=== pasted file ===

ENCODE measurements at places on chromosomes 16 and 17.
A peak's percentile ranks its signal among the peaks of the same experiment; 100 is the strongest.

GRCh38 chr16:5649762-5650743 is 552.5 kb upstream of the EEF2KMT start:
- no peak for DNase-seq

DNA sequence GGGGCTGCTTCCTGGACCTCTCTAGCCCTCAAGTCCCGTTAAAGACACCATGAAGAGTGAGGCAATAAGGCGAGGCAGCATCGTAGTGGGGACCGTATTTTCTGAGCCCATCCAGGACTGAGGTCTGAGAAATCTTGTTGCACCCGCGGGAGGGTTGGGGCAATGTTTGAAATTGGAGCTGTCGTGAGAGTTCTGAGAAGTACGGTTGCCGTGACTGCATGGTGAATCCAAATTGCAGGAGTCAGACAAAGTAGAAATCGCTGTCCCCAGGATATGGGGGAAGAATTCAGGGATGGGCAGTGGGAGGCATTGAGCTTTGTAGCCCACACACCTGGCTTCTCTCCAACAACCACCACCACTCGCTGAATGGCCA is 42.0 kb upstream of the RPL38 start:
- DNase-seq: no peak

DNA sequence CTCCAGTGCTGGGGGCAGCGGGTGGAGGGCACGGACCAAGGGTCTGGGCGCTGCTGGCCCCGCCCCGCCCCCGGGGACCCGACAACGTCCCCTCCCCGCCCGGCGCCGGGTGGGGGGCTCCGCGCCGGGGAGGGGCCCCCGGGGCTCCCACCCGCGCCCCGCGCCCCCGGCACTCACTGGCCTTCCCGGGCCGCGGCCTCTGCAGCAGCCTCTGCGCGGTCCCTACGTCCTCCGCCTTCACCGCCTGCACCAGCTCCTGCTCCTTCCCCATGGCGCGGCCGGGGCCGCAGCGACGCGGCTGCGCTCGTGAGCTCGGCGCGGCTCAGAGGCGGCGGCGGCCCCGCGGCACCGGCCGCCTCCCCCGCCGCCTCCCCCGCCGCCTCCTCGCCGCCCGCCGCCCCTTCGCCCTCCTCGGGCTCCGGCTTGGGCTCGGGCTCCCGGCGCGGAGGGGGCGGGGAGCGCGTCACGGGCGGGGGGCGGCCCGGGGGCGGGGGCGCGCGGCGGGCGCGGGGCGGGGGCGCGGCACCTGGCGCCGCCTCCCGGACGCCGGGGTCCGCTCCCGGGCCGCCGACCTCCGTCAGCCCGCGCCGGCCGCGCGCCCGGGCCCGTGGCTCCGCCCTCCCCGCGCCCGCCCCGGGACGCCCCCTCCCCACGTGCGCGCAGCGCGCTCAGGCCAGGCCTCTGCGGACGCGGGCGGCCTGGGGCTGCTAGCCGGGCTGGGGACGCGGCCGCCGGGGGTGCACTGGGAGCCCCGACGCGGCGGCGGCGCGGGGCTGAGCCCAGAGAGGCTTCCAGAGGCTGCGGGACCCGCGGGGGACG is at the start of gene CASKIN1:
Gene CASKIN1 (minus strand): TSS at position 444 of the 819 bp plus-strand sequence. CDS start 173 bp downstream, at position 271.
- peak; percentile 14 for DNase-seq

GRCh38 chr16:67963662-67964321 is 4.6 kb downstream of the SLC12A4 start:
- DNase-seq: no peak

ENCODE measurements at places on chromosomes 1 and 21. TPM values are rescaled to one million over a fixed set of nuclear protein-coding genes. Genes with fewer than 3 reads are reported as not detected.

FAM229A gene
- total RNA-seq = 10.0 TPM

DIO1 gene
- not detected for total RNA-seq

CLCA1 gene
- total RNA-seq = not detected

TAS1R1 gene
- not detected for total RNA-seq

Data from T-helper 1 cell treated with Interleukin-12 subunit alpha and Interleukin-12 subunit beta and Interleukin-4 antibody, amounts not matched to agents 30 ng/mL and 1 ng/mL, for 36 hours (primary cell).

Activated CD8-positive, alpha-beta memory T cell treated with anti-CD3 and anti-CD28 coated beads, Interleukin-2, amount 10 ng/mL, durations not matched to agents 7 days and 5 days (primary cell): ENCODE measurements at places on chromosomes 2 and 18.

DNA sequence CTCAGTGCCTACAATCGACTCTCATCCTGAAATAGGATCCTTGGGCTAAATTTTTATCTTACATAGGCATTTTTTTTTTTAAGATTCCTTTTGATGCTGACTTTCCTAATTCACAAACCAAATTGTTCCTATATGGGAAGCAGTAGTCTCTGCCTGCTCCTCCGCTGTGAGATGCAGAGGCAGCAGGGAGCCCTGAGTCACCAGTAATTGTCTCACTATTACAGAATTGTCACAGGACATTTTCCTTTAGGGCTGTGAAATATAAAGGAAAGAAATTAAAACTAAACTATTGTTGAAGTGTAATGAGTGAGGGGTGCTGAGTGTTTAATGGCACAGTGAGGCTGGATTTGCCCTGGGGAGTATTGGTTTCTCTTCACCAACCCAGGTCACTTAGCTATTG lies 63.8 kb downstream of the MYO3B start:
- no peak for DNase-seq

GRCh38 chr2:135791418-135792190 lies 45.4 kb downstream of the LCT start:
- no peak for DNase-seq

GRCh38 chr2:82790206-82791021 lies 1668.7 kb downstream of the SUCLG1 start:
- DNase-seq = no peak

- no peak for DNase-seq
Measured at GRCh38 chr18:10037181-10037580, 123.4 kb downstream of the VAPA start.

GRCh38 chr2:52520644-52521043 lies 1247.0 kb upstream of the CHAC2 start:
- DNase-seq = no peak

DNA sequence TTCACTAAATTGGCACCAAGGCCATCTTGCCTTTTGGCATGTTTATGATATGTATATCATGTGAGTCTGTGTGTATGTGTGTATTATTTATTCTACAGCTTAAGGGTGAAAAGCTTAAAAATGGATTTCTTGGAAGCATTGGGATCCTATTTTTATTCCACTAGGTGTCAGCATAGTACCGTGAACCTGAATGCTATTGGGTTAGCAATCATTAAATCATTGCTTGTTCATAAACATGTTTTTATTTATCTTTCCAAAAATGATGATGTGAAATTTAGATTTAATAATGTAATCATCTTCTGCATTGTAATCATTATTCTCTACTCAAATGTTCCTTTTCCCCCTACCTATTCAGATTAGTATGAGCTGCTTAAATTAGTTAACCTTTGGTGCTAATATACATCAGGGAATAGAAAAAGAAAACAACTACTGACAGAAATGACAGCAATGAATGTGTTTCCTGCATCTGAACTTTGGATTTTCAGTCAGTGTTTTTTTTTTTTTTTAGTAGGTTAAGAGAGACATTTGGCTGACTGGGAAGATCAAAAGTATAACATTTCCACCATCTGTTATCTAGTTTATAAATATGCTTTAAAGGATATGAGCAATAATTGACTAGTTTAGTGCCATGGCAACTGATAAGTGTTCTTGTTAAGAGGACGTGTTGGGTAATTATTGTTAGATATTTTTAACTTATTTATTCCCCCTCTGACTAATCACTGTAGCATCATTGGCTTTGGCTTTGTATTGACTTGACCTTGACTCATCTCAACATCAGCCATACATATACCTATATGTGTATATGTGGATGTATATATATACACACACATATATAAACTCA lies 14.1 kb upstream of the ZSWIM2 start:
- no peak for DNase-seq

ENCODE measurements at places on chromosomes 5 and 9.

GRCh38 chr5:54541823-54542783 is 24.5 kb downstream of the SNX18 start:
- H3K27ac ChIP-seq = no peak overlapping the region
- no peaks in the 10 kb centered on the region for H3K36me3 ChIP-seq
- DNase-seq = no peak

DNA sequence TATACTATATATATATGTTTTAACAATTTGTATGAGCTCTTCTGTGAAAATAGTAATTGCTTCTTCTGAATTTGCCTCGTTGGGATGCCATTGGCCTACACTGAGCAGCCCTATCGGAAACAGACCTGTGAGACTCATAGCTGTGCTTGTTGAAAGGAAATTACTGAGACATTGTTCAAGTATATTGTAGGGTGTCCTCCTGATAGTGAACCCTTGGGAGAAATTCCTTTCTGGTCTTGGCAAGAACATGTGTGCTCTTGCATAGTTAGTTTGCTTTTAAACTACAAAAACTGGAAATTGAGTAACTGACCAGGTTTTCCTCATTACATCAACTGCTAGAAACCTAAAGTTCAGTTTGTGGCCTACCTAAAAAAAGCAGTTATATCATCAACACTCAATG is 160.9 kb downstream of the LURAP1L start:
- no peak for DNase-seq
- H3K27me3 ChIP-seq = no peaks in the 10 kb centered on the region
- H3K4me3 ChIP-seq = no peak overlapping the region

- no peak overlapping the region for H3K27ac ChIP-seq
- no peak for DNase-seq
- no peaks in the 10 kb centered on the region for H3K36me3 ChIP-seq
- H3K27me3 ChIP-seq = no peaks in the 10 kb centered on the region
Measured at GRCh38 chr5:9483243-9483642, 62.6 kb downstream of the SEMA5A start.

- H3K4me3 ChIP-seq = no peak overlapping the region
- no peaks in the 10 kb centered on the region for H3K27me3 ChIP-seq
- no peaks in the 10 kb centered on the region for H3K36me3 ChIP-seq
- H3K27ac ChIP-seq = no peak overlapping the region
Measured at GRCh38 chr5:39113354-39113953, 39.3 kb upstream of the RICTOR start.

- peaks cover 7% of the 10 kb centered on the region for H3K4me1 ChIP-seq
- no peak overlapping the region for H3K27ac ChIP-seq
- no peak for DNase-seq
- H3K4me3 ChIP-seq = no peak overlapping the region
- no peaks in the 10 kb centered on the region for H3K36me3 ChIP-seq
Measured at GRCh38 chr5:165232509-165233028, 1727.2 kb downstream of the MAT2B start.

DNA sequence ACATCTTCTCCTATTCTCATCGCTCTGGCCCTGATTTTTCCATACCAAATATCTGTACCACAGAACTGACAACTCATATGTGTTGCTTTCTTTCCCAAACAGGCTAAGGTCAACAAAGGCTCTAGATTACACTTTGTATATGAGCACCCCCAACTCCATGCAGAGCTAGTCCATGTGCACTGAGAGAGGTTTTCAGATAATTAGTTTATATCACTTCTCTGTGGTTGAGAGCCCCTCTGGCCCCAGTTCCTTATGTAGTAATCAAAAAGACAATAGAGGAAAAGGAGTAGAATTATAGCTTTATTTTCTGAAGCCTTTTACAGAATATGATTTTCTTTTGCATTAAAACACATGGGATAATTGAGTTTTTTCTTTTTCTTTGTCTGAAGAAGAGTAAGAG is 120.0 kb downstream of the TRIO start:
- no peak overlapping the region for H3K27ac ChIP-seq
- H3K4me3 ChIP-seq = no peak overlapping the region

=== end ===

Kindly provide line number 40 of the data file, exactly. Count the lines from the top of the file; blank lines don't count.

DNA sequence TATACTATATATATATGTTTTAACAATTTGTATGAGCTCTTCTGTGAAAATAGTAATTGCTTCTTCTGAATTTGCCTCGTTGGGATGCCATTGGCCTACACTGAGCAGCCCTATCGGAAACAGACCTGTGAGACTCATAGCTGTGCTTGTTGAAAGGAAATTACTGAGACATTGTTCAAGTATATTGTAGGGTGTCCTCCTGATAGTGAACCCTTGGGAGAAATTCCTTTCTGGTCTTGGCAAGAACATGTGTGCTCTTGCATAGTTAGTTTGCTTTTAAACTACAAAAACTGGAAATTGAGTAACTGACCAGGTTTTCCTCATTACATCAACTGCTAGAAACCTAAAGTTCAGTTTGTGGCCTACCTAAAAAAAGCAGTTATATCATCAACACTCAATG is 160.9 kb downstream of the LURAP1L start: